The ICC has cut the morning drive between Rockville and Baltimore-Washington International Marshall Airport by an average of 15 minutes compared with that of local roads. It beats the Beltway route by an average of 34 minutes, according to a recent analysis by the Metropolitan Washington Council of Governments....


The TL;DR version is this:

1. Big fancy toll road gets built that can save someone traveling east-west on the north side of DC a massive amount of time, but round trip will cost you $8 a day.

2. Volume on the new road has been much lighter than most expected with the cost of using the road certainly a, if not the, major factor as to why.

3. The Maryland Transportation Authority likes that it is very lightly used and plans to raise tolls even higher to ensure that it stays that way should too many people start using it. The radio story I heard included a quote that made this exact point pretty strongly.

If you have ever lived in DC, you would know that traffic here is among the very worst in the country with many thousands of people enduring painfully long commutes to get back and forth to work. So they built this road that would help many of these people spend less time driving but they have deliberately priced the daily use of this road out of the realm for affordability for many of them, and fully intend to keep it that way.

Combine this with the already inherently regressive nature of fuel taxes and it is hard to see this as anything else but a road for wealthy people. And this in a state that is one of the most Democratic-leaning in the nation.

Thoughts?

(FWIW, I have no dog in this fight. I don't have a commute that takes me anywhere near the ICC).

koops
05-29-12, 09:14 PM
Cough los angeles cough

DVD Polizei
05-29-12, 09:32 PM
Oregon and Washington are wanting to charge a toll on the "new and improved" I-5 bridge that will more than likely be wayyyyyyyyyyyyyyyyyyyyyyyyyyyyyyy over budget.

If it ever gets built. Hell, they might just make it a dual-bicycle lane and street beggar lane crossing, and just forgo the vehicle part altogether, knowing Oregon.

Tracer Bullet
05-29-12, 10:58 PM
Too bad they didn't spend that money on rail.

DeputyDave
05-29-12, 11:27 PM
Too bad they didn't spend that money on rail.

:lol: Always good for a joke.

And to answer the OP's question: Yes, and sometime it isn't unintentional. here in San Deigo the Coronado bridge had long, long been a toll bridge. It was just a buck but enough to divert people to other "free beaches". After some investigation it wa learned that the bridge was only allowed to collect a toll in order to pay for it's construction and the bridge had been paid off years ago. When the plan was advanced to remove the toll residents of Coronado fought tooth and nail against it. Their reason? It kept "the riff raff" off of the island.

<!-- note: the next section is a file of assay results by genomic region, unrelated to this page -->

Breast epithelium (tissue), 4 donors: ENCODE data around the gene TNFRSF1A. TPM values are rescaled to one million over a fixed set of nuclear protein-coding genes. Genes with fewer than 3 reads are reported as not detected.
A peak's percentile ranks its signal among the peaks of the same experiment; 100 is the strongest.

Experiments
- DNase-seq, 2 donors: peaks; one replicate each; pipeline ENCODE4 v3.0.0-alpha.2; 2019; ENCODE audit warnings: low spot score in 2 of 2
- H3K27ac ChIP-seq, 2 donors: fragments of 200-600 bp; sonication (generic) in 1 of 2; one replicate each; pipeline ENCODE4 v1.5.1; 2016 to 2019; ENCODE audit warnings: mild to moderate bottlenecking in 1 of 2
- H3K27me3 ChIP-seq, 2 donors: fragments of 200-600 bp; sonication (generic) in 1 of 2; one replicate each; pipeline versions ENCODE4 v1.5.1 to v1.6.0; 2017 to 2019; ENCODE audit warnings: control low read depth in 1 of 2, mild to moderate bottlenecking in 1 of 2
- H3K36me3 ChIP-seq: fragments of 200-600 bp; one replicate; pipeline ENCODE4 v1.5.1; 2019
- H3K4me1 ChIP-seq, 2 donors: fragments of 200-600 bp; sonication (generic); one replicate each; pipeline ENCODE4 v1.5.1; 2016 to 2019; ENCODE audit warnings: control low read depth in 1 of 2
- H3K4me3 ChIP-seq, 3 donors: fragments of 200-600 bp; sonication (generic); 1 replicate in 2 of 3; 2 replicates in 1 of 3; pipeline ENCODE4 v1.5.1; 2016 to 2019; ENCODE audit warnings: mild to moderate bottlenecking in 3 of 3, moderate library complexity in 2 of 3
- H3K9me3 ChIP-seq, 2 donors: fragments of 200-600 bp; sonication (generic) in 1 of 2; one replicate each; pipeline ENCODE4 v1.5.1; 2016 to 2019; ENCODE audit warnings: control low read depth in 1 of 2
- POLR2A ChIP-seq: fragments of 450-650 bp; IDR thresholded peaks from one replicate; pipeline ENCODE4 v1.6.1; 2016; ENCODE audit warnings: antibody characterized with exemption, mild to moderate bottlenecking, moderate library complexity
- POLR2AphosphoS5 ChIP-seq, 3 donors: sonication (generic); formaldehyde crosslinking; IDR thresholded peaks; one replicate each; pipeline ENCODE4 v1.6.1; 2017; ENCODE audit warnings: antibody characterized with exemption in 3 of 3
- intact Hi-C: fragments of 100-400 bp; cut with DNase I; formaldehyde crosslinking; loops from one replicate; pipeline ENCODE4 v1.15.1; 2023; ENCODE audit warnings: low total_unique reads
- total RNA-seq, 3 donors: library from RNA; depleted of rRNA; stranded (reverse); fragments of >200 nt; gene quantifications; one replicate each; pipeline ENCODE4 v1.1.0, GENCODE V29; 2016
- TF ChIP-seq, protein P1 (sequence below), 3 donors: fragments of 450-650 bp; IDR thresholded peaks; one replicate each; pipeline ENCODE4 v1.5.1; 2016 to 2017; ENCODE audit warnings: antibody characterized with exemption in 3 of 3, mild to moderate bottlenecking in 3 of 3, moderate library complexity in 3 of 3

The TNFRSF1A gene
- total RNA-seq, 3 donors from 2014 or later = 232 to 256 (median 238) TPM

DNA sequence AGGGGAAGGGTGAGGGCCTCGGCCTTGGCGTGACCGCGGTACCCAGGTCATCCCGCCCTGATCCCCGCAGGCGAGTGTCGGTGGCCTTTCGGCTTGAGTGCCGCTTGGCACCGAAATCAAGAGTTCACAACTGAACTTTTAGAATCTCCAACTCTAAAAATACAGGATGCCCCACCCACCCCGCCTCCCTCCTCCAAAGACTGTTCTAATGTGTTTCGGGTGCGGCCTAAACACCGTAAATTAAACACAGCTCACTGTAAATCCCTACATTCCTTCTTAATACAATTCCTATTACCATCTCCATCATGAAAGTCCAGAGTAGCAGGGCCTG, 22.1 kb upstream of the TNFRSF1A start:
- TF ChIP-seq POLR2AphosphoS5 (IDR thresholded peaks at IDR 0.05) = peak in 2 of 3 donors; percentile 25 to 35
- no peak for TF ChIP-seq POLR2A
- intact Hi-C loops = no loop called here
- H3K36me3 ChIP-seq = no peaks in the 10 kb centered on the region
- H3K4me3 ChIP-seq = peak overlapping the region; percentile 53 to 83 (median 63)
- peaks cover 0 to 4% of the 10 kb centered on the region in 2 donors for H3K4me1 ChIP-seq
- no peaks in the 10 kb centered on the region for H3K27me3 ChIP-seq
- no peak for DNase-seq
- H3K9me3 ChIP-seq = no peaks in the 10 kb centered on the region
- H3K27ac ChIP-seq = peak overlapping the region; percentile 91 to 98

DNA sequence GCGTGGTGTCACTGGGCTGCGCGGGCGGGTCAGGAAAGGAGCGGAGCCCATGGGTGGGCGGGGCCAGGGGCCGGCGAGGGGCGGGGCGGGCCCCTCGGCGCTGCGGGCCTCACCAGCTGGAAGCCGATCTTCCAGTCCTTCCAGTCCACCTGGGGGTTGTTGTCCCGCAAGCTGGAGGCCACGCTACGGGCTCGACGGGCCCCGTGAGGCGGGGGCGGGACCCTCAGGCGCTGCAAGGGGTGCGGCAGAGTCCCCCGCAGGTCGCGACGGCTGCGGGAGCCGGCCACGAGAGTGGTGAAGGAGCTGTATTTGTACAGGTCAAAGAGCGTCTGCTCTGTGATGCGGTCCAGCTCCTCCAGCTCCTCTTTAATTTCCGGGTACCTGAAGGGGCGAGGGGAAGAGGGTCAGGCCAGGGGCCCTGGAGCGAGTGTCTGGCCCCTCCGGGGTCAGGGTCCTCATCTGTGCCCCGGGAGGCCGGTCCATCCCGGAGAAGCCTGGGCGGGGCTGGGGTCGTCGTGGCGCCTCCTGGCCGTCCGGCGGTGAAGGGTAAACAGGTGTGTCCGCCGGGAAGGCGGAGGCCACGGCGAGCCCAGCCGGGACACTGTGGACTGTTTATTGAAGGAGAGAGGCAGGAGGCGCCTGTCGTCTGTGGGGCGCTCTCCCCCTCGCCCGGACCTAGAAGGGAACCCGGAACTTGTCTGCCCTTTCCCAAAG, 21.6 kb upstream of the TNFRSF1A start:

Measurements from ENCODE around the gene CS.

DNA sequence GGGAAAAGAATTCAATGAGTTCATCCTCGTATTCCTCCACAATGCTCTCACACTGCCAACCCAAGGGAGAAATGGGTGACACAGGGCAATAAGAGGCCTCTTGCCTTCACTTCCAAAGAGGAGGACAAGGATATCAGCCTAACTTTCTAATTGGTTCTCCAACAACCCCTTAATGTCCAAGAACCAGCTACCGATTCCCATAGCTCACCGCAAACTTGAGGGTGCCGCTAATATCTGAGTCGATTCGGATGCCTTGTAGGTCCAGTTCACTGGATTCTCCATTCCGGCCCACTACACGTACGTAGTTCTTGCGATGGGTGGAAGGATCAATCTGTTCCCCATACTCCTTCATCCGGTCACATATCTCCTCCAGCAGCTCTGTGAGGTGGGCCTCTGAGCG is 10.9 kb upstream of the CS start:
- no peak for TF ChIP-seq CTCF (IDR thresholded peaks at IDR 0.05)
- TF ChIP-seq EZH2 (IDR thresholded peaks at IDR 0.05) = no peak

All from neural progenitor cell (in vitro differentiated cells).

Groucho
05-29-12, 11:32 PM
Interestingly we had a similar commuter highway built here (as an option for the overcrowded interstate). The net result was the same: people stayed on the Interstate, and the new highway was barren.

The difference? Our highway didn't have a toll. It seems that when people scream for a new road like this to reduce traffic on the Interstate, everybody intends that "somebody else" will take it. :lol:

creekdipper
05-30-12, 01:18 AM
Highway tolls are a right-wing conspiracy to depress the vote.

printerati
05-30-12, 01:42 PM
"That's $8 a day" in tolls, Sando said as she waited at a Starbucks drive-through in Burtonsville. "That's crazy."

Remind us how much that cup of coffee costs, bitch. The cost of the toll is likely offset by the gas you aren't burning while sitting in traffic, to say nothing about the time savings.

If you want to talk highway robbery, let's talk Pennsylvania Turnpike.

Dash
05-30-12, 02:32 PM
Interestingly we had a similar commuter highway built here (as an option for the overcrowded interstate). The net result was the same: people stayed on the Interstate, and the new highway was barren.

The difference? Our highway didn't have a toll. It seems that when people scream for a new road like this to reduce traffic on the Interstate, everybody intends that "somebody else" will take it. :lol:

Wait we have a commuter highway here in Salt lake? where?

Groucho
05-30-12, 02:37 PM
I'm talking about the Legacy Highway.

Ky-Fi
05-30-12, 03:52 PM
Whew, am I glad I live in Massachusetts. Sure, we pay a toll to use the Mass Turnpike, but we were explicitly told that the tolls were only temporary until the turnpike construction was paid for. Hmmm....seems like that would have been paid for by now.....several times over, when you think about it......